In contrast to the above, an interlocutory appeal in this case would not avoid an unnecessary trial ≈ the VEBA issue, which petitioner somewhat generically wishes to appeal, has already been tried and decided. The case is therefore not in its early stages of litigation. Petitioner cannot deny that a second issue ≈ the NOL issue ≈ may also eventually have to be tried by the Tax Court. However, the VEBA issue is factually distinct from and has no bearing on the NOL carryback. Consequently, an interlocutory appeal at this stage would have no effect on the disposition of the NOL issue, and would merely result in piecemeal appeals of the same case.
Although we are sympathetic with petitioner's understandable wish to expedite the resolution of this case (an objective in which respondent concurs), we fail to see how an interlocutory appeal at this time would materially advance the termination of the litigation. It has been said that 28 U.S.C. section 1292(b) was not intended as a vehicle to provide early review of adverse rulings in difficult situations. See United States v. Woodbury, 263 F.2d 784, 787-788 (9th Cir. 1959). The same may be said of section 7482(a)(2).
Petitioner has asserted that there currently exist three cases on the Tax Court docket which involve the same issue as that decided against petitioner and which petitioner claims would benefit from an appeal of the previously decided issue in this case. As support for this argument, petitioner relies in part on Klinghoffer v. S.N.C. Achille Lauro, supra.
In Klinghoffer, the court addressed a similar argument advanced by one of the litigants in which it was claimed that an issue, in order to be considered controlling and thus certifiable for appeal under section 1292(b), must have precedential value for a number of other pending cases. In response to this argument, the Court of Appeals for the Second Circuit stated:
As already indicated, however, plaintiffs argue that a question of law must be "controlling" in a wider sense, that is, the resolution of the question must also have precedential value for a number of pending cases. * * * the impact that an appeal will have on other cases is a factor that we may take into account in deciding whether to accept an appeal that has been properly certified by the district court. * * * We have not found any circuit court decisions that squarely support plaintiffs' position, * * *. * * * Moreover, distinguished commentators have concluded that "[t]he suggestion . . . that the question must be important to a large number of other suits . . . is not supported by any statutory purpose." * * * [ Id. at 24; citations omitted.]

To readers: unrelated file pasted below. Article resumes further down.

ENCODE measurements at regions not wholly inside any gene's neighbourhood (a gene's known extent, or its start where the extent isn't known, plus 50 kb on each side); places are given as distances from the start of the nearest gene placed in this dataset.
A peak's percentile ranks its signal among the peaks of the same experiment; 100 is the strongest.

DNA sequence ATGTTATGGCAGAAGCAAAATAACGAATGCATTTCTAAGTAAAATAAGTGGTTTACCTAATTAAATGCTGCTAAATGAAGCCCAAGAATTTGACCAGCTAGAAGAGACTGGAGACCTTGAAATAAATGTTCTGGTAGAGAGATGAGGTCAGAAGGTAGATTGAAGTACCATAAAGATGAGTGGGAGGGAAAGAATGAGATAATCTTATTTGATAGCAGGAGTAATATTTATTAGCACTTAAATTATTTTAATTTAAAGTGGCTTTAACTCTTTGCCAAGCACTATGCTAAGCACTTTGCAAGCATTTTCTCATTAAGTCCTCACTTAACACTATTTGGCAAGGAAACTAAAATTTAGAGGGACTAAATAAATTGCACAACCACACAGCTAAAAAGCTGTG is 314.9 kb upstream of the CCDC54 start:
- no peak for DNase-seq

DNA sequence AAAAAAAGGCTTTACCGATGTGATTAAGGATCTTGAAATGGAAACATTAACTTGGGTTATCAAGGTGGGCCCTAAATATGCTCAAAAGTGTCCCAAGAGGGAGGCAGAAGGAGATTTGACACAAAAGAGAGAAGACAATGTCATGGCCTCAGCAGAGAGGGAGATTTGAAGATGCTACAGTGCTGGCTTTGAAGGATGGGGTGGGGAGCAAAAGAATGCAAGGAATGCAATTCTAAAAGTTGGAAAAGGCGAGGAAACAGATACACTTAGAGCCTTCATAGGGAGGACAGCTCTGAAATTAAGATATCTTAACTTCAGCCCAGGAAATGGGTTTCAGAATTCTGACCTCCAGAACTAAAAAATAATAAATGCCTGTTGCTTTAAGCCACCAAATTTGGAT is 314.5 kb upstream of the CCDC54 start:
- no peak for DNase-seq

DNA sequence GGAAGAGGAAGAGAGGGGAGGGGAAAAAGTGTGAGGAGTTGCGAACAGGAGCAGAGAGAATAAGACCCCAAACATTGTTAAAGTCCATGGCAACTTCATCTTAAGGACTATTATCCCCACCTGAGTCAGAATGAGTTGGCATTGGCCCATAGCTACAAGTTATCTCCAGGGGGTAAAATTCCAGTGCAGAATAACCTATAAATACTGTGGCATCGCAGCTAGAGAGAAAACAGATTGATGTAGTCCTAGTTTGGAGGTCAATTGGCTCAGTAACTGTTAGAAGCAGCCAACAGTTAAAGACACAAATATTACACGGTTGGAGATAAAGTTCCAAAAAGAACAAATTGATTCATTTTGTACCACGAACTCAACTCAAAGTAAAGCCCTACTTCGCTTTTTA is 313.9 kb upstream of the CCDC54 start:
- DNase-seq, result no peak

This conclusion applies with equal force to section 7482(a)(2).
As to the other two requirements of section 7482(a)(2), pertaining to the presence of a controlling question of law with respect to which there is a substantial ground for difference of opinion, it is unclear from petitioner's motion the precise legal question or questions that petitioner wishes to appeal. In respondent's reply we are told that
With regard to the issue of what point of law the petitioner seeks to present to the Court on appeal, respondent has communicated her concerns directly to petitioner's counsel, and petitioner's counsel feels the appellate court can define the issue it will decide by looking at this Court's opinion.
Petitioner's memorandum does not clarify this point. But because we have determined that petitioner cannot establish that the third requirement of section 7482(a)(2) is satisfied, we find it unnecessary to speculate as to the precise legal issue or issues that petitioner wishes to have certified for appellate review.
To reflect the foregoing,
An appropriate order will be issued denying